Trump questions why the Civil War could 'not have been worked out'

The president had two interviews around his 100-day mark.

Trump gave an interview, set to come out in full later today, with reporter Salena Zito for her SiriusXM POTUS show, "Main Street Meets the Beltway."

In a tweeted clip of the interview, Trump compares his successful election campaign to Andrew Jackson's — an analogy he has made before. He goes on to suggest that Jackson, who was president from 1829 to 1837 and died in 1845, could have prevented the Civil War, which broke out in 1861. Trump also questions why the U.S. had a civil war.

"They said my campaign and is most like, my campaign and win, was most like Andrew Jackson with his campaign. And I said, 'When was Andrew Jackson?' It was 1828. That's a long time ago. That's Andrew Jackson, and he had a very, very mean and nasty campaign, because they said this was the meanest and nastiest [campaign] since," Trump said, going on to call Jackson "a swashbuckler."

"I mean, had Andrew Jackson been a little later, you wouldn't have had the Civil War. He was a very tough person, but he had a big heart. He was really angry that he saw what was happening with regard to the Civil War. He said, 'There's no reason for this.' People don't realize, you know, the Civil War, you think about it, why? People don't ask that question, but why was there the Civil War? Why could that one not have been worked out?"

Trump tweeted later Monday night that Jackson "would never have let it happen."

President Andrew Jackson, who died 16 years before the Civil War started, saw it coming and was angry. Would never have let it happen! — Donald J. Trump (@realDonaldTrump) May 2, 2017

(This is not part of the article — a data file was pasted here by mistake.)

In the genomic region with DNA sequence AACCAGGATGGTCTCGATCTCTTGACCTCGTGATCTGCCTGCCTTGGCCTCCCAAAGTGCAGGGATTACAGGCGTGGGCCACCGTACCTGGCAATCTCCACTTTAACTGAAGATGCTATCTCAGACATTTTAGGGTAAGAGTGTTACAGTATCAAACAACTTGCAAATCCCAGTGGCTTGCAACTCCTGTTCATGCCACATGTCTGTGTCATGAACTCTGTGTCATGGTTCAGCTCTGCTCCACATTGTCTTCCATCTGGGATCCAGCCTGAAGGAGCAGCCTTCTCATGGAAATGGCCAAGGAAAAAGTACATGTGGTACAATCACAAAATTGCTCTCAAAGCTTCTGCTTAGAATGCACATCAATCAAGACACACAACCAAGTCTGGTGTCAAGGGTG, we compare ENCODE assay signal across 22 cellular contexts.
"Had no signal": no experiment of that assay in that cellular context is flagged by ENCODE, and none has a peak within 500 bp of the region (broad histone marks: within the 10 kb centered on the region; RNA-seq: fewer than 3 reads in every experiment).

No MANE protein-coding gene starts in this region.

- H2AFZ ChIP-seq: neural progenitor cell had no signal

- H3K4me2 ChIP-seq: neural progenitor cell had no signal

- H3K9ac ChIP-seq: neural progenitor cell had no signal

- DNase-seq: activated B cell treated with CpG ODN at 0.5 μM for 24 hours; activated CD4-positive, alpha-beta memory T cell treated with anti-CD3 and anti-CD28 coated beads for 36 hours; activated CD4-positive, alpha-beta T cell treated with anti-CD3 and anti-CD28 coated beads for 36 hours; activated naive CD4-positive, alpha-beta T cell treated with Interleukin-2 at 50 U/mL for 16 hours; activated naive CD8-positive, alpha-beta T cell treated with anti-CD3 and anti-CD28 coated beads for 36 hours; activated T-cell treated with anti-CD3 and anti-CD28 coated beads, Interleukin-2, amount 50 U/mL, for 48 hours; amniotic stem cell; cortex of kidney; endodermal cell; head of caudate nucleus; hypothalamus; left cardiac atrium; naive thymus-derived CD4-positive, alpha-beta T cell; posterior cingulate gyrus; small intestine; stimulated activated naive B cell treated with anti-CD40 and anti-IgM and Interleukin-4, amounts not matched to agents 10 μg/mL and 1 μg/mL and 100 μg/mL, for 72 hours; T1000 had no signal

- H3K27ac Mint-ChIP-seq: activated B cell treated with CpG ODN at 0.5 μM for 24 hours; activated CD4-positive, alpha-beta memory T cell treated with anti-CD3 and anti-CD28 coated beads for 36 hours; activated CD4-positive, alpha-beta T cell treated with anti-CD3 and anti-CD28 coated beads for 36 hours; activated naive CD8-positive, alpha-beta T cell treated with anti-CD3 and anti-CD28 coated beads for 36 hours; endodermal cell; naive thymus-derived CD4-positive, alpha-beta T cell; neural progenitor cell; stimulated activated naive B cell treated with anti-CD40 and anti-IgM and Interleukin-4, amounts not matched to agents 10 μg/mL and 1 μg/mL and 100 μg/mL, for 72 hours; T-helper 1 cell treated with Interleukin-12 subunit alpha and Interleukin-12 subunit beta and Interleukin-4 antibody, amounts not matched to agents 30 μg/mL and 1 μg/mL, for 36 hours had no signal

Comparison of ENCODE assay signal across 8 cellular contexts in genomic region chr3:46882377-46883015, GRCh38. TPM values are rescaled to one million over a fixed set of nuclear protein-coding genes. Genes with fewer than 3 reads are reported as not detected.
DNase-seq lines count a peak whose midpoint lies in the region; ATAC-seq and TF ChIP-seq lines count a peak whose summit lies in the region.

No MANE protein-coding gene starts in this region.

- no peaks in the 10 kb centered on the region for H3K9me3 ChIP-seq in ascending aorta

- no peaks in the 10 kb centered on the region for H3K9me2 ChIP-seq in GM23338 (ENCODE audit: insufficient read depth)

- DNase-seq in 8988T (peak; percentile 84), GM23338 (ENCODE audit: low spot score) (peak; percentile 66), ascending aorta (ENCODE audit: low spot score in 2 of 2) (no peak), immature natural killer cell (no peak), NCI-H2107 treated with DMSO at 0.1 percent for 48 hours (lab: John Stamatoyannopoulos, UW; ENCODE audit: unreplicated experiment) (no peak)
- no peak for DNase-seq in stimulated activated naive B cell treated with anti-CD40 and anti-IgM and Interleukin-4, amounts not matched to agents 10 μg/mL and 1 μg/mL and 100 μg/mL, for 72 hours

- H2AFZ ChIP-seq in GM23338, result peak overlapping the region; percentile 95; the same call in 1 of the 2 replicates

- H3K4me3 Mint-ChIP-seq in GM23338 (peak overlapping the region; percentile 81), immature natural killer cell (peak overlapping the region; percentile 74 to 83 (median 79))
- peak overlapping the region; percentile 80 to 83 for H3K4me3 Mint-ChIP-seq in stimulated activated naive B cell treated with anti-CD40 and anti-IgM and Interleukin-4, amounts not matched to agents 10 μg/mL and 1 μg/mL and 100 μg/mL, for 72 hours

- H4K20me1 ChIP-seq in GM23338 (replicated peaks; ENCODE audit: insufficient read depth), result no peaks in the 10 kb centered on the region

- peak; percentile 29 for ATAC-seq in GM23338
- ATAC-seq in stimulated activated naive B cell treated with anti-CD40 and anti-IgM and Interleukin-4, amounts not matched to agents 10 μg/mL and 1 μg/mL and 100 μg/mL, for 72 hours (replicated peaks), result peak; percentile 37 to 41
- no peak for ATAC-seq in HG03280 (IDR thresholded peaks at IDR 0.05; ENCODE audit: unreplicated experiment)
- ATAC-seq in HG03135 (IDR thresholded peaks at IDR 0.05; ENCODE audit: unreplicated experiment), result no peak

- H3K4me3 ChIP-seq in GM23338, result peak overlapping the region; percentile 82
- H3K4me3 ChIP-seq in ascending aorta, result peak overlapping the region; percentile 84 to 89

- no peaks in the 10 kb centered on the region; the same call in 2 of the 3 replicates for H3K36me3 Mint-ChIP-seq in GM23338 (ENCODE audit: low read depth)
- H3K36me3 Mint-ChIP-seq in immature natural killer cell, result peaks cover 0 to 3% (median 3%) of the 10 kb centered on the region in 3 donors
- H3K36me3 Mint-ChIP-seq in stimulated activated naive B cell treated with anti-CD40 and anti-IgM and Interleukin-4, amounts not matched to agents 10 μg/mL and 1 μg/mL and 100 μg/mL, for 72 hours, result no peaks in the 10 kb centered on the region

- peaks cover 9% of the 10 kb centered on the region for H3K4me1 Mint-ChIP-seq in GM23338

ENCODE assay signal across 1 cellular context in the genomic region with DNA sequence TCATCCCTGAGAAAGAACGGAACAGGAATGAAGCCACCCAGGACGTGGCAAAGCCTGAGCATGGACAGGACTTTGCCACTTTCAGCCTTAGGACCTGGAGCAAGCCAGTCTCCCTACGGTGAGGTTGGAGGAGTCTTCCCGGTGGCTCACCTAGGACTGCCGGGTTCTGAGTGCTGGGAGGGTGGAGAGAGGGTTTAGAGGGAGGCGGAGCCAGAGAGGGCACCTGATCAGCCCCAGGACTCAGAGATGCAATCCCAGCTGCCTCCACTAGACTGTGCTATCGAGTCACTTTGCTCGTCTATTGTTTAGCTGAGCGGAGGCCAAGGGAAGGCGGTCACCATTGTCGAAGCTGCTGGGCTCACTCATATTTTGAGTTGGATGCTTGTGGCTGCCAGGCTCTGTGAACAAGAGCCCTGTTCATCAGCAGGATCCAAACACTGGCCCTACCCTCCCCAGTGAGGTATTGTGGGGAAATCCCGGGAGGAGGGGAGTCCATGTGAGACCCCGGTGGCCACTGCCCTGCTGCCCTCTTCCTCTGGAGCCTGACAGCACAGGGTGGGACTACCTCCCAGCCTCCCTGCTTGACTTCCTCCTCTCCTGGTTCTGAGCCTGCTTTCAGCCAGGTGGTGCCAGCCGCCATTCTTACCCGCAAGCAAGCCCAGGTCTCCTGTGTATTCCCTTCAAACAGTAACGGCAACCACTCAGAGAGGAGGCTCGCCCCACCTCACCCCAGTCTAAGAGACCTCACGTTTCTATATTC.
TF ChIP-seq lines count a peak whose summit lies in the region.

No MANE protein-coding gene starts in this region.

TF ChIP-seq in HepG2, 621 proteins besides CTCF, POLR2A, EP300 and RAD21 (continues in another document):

There is still debate among some historians over the precise causes of the Civil War, but the nonprofit Civil War Trust, dedicated to preserving Civil War battlegrounds, quotes author James McPherson's view that it started because of "uncompromising differences between the free and slave states over the power of the national government to prohibit slavery in the territories that had not yet become states." The war began when seven Southern slave states tried to secede from the United States.

In an interview with CBS on Saturday — large portions of which were released this morning — Trump told "Face the Nation" anchor John Dickerson that he has "no relationship" with his predecessor Obama.

"He was very nice to me, but after we've had some difficulties," Trump said. "It doesn't matter. Words are less important to me than deeds. You saw what happened with surveillance, and everybody saw what happened with surveillance ... I think that was inappropriate."

Trump previously touted what he said was a "beautiful" letter that Obama left for him in the Oval Office but said on CBS said that the relationship has soured since.

"Look, you can figure it out yourself. He was very nice to me with words, but — and when I was with him — but after that, there has been no relationship," Trump said.

Asked if he stands by his unsubstantiated claim that Obama wiretapped Trump Tower in New York City, Trump said, "I don't stand by anything. I think you can take it any way you want. Our side has been proved very strongly, and everybody is talking about it. And frankly, it should be discussed. I think that's a very big surveillance of our citizens. Think it's a very big topic and it should be No. 1 and we should find out what the hell is going on."